When we complain, we are usually focused on what we know. We see that something is wrong, and other people either aren’t aware of the problem or aren’t motivated to fix it. But Nephi said that his older brothers complained because of what they didn’t know and because of what they didn’t believe:
And thus Laman and Lemuel, being the eldest, did murmur against their father.
And they did murmur because they knew not the dealings of that God who had created them.
Neither did they believe that Jerusalem, that great city, could be destroyed according to the words of the prophets (1 Nephi 2:12-13).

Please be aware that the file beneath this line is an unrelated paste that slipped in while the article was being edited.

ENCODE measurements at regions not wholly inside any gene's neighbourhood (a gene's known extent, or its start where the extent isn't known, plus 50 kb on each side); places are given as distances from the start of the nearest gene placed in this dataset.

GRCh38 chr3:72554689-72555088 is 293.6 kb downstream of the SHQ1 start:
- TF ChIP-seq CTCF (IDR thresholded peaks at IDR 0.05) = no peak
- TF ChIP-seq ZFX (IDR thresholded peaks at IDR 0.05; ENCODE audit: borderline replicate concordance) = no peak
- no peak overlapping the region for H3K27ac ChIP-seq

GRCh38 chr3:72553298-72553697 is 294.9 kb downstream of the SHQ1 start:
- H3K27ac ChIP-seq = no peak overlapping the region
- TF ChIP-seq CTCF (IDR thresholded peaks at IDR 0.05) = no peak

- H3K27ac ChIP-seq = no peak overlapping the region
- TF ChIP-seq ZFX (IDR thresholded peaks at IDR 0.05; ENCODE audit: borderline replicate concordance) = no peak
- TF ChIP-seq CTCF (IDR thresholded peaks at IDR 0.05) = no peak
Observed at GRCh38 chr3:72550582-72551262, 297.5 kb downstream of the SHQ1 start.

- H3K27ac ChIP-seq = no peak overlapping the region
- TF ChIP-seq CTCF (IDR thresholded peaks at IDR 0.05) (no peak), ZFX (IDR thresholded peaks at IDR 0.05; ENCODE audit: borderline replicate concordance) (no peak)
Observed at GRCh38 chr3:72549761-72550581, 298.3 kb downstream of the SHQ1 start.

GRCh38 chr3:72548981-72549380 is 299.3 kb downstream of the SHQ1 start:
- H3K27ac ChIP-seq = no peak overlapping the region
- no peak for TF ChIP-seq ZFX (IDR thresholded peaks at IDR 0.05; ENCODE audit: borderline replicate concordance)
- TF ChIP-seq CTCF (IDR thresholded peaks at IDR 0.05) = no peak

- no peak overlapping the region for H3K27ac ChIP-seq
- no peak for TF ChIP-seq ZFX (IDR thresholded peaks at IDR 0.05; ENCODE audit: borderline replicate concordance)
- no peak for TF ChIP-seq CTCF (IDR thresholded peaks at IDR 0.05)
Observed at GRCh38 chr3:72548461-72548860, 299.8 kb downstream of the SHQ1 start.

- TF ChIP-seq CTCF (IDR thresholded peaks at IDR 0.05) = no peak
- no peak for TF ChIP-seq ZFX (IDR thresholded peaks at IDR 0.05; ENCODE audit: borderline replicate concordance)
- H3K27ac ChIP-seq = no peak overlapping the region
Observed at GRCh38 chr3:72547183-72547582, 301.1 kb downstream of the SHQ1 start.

What they didn’t know was learnable with some effort. What they didn’t believe–a future event–could not be known. But if they learned more about the dealings of God, they would have more of a basis for belief.
Nephi also lacked knowledge, and he also found it hard to believe his father’s words. But he had something his brothers lacked–a desire for knowledge:
And it came to pass that I, Nephi, being exceedingly young, nevertheless being large in stature, and also having great desires to know of the mysteries of God, wherefore, I did cry unto the Lord; and behold he did visit me, and did soften my heart that I did believe all the words which had been spoken by my father; wherefore, I did not rebel against him like unto my brothers (1 Nephi 1:16).
Nephi’s desire to understand God motivated him to pray. As a result, his capacity to believe was enhanced.
Today, when I am tempted to complain, I will ask myself what I don’t know and what I don’t believe. I will take action to gain the knowledge I lack, knowing that increased knowledge can lead to increased belief.